WASHINGTON (Reuters) - A House of Representatives panel will vote next week on a bill relaxing trade with and travel to Cuba, with Democratic supporters struggling to ease the restrictions before mid-term elections in which they risk losing their majority.
The House Foreign Affairs Committee placed the legislation on its calendar for a vote next Wednesday. But even if the committee approves it, getting the measure through Congress this year will be difficult with so little time and so much other work left for lawmakers to do.
If passed, the legislation would lift the U.S. ban on travel to Cuba and remove hurdles on food sales to the island.
A broad coalition of farm, business and human rights groups support the legislation as an important step toward ending the almost five-decade-old embargo on communist-led Cuba and promoting positive change there.
A Republican takeover of the House in November 2 elections, which many think is possible, would complicate chances for change next year because some senior Republicans oppose any loosening of the embargo.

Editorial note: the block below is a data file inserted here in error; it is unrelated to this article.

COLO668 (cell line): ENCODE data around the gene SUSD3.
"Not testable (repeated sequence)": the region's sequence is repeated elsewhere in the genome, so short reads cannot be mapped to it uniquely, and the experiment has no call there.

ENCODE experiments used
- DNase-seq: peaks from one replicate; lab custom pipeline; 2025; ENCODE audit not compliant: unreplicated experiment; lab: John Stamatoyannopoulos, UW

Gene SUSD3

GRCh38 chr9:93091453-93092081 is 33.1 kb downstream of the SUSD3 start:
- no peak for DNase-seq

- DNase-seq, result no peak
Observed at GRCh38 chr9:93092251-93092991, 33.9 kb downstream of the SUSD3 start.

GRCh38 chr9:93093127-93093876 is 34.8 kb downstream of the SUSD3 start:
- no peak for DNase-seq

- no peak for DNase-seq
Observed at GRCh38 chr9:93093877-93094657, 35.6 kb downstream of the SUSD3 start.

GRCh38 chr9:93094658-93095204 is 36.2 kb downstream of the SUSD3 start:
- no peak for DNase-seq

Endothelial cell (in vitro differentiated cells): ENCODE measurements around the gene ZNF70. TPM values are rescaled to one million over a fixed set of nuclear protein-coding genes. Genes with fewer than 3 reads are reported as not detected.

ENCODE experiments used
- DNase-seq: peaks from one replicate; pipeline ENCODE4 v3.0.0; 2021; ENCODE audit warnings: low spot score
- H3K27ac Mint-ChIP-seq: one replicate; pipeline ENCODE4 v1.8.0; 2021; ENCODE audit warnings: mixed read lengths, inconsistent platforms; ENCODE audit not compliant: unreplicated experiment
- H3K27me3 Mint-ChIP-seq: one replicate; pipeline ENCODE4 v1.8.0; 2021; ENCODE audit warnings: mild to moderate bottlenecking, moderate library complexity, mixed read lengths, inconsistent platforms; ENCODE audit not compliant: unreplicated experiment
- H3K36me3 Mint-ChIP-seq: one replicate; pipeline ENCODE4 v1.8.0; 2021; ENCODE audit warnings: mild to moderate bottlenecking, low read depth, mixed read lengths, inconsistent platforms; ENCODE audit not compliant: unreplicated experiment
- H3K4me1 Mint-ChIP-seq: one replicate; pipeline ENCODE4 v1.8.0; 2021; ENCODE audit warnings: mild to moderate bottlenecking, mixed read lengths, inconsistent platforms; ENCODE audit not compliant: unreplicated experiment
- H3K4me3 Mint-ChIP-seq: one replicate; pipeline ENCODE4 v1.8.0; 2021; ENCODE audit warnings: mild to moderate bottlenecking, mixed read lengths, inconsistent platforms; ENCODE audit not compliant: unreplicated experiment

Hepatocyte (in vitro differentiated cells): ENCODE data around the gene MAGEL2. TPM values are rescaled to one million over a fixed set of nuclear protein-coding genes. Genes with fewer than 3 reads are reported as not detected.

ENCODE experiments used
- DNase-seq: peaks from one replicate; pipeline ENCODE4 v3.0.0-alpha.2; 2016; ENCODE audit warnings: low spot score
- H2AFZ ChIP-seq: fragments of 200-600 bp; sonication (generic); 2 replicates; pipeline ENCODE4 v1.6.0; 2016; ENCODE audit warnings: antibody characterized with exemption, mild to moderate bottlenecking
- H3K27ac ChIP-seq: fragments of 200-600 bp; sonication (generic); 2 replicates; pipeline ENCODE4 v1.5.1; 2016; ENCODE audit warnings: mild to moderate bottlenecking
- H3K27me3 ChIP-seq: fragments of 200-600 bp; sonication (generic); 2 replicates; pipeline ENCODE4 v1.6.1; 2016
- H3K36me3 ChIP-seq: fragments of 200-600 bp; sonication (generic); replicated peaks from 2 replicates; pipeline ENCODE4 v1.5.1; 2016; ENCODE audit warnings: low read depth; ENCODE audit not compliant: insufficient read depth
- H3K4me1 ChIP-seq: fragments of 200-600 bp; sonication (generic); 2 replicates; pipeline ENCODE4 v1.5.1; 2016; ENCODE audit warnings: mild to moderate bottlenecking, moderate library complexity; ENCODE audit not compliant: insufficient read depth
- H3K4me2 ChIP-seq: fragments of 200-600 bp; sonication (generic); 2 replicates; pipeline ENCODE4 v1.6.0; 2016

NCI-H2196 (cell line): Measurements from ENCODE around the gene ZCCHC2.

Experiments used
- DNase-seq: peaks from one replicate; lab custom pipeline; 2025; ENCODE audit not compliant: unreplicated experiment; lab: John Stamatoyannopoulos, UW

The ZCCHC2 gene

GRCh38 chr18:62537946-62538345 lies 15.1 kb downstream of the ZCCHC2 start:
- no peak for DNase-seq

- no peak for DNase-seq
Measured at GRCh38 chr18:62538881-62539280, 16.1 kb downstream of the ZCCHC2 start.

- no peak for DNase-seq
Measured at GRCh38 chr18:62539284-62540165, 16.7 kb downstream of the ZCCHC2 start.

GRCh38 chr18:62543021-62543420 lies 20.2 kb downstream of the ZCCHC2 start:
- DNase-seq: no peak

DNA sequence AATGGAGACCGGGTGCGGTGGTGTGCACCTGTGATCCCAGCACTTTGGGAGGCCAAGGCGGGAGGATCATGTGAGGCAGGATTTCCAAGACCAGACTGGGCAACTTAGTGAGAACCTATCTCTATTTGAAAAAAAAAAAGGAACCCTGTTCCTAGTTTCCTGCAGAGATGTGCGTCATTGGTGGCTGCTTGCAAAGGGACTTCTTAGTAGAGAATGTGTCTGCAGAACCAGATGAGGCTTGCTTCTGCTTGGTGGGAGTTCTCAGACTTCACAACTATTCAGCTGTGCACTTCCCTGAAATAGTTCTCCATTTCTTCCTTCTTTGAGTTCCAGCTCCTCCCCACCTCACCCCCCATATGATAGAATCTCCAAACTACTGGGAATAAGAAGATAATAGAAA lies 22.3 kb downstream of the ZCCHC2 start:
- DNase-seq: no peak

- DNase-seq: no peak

But there are also some opponents of lifting the travel ban among the Democrats now in the majority in both the House and Senate, and this has helped to delay action on it until now.
The measure passed the House Agriculture Committee in June. If it passes the Foreign Affairs Committee on Wednesday, it would go to the House floor, but probably not until an expected “lame duck” session after the November elections.
The bill would also have to pass the Senate. If it fails to clear any of these hurdles, lawmakers will have to start over from scratch in the new Congress.
President Barack Obama has said he wants to “recast” ties with Cuba, and last year renewed outreach efforts to the island. He eased limits on travel by separated family members and cash remittances by Cuban-Americans to their relatives.
U.S. advocates for better ties with Cuba hope he will go farther.
Reporting by Susan Cornwell; editing by Todd Eastham